EyeTools Optometry Skills

360: Thinner and lighter

I am an eye care specialist working in community practice. I know that using thinner and lighter lenses can help make glasses look nicer and feel lighter but I’m not sure which refractive index to recommend for which prescription. I want to make sure I don’t use a refractive index that is unnecessarily high. Can you help?

Standard lenses have a refractive index (light bending property) of 1.50.

Thinned lenses 1.60.

Super thinned lenses 1.67.

Ultra-thinned lenses 1.74.

The higher the refractive index the thinner and lighter the lenses and the more expensive the lenses.

I have seen lots of guidance on which lens powers need which refractive index but the one I use is:

Max of ± 2.00 power in one meridian, 1.50 index standard lenses.

Max of ± 4.00 power in one meridian, 1.60 thinned lenses.

Max of ± 6.00 power in one meridian, 1.67 super thinned lenses.

Max of ± 9.00 power in one meridian, 1.74 ultra thinned lenses.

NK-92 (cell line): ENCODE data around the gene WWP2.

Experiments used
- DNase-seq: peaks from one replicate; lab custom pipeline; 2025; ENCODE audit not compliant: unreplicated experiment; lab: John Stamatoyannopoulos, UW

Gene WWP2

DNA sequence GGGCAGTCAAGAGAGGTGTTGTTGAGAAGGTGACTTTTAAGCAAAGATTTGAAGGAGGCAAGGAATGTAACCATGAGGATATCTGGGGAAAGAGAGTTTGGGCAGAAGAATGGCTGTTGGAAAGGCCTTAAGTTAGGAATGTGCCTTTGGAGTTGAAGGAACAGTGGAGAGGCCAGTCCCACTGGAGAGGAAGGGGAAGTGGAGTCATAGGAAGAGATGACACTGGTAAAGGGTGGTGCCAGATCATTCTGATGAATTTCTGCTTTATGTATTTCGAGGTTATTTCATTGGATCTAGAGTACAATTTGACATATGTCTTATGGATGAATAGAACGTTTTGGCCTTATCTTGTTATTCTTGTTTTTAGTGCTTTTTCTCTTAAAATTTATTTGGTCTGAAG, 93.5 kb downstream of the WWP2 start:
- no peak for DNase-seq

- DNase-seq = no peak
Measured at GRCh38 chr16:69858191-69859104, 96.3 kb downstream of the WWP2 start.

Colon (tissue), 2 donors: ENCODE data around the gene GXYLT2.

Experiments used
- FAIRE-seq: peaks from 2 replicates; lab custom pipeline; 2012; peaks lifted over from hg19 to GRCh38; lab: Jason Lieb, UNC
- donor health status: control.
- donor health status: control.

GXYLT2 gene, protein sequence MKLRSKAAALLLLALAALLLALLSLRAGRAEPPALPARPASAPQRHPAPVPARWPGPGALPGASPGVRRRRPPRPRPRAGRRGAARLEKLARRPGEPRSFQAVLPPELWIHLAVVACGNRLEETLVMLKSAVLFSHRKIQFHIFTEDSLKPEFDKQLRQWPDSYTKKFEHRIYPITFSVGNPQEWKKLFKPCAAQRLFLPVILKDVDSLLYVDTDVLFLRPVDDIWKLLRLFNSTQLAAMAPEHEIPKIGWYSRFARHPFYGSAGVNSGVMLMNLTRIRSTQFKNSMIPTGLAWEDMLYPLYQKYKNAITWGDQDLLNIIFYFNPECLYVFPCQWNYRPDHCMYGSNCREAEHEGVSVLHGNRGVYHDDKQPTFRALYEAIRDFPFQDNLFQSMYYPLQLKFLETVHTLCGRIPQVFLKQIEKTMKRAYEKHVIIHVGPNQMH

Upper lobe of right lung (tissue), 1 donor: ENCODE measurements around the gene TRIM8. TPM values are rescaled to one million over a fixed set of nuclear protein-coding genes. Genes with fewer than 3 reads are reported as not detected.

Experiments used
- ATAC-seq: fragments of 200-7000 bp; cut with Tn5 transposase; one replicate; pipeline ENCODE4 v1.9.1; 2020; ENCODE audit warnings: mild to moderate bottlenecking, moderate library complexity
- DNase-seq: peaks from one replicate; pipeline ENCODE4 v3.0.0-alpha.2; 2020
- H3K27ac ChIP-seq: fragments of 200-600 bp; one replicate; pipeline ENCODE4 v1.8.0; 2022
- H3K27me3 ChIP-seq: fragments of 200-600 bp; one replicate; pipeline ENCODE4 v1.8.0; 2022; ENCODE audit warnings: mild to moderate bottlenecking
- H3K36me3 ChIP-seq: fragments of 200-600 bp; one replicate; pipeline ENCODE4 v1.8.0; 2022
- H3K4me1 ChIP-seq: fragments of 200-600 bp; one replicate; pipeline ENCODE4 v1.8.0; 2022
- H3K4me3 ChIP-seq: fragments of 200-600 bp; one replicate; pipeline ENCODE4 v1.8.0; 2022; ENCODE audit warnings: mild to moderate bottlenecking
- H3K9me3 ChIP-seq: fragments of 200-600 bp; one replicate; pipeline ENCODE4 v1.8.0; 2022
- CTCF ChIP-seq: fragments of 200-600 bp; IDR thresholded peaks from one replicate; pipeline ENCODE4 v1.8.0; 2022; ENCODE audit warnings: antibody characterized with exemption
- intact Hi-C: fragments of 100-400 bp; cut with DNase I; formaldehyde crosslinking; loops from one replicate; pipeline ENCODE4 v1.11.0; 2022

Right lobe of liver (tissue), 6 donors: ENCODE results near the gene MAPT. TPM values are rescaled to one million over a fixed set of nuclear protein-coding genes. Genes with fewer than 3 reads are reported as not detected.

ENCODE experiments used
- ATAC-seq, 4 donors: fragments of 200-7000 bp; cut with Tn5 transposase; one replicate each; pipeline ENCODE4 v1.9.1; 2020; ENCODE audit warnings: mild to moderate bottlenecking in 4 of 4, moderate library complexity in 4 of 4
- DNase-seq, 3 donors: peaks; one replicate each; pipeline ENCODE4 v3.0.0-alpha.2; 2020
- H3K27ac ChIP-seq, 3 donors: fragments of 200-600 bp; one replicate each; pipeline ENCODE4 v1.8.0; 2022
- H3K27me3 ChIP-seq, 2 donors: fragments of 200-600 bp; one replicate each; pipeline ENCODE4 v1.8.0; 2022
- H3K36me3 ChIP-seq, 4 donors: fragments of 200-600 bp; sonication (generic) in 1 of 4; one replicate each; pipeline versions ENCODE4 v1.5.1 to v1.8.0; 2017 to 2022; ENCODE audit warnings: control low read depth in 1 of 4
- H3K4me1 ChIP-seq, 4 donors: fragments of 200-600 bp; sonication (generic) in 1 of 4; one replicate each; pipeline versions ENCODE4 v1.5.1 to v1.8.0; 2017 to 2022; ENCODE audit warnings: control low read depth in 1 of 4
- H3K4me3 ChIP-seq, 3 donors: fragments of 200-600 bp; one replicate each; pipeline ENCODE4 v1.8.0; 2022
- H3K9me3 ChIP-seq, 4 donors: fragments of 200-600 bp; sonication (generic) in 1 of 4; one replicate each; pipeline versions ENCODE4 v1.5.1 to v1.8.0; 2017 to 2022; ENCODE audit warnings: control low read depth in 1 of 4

I recently came across a case where a patient with +4.00 in one meridian was prescribed 1.74 super thinned lenses. In my opinion this was clinically unnecessary and wasted her money. I cannot think of a good reason for advising 1.74 ultra thinned lenses for low powered lenses.

High index lenses will be less bulky especially at the edges of the lens and will prevent the lens edges from protruding over the edge of the frame.

Because they’re thinner, high index lenses are also lighter. This makes glasses more comfortable to wear as it reduces their overall weight. This can reduce pressure on the patient’s nose which is very useful if they have delicate skin on and around the nose.

Explain the benefits of thinner and lighter lenses to your patients and recommend them with confidence using the guidance outlined above.


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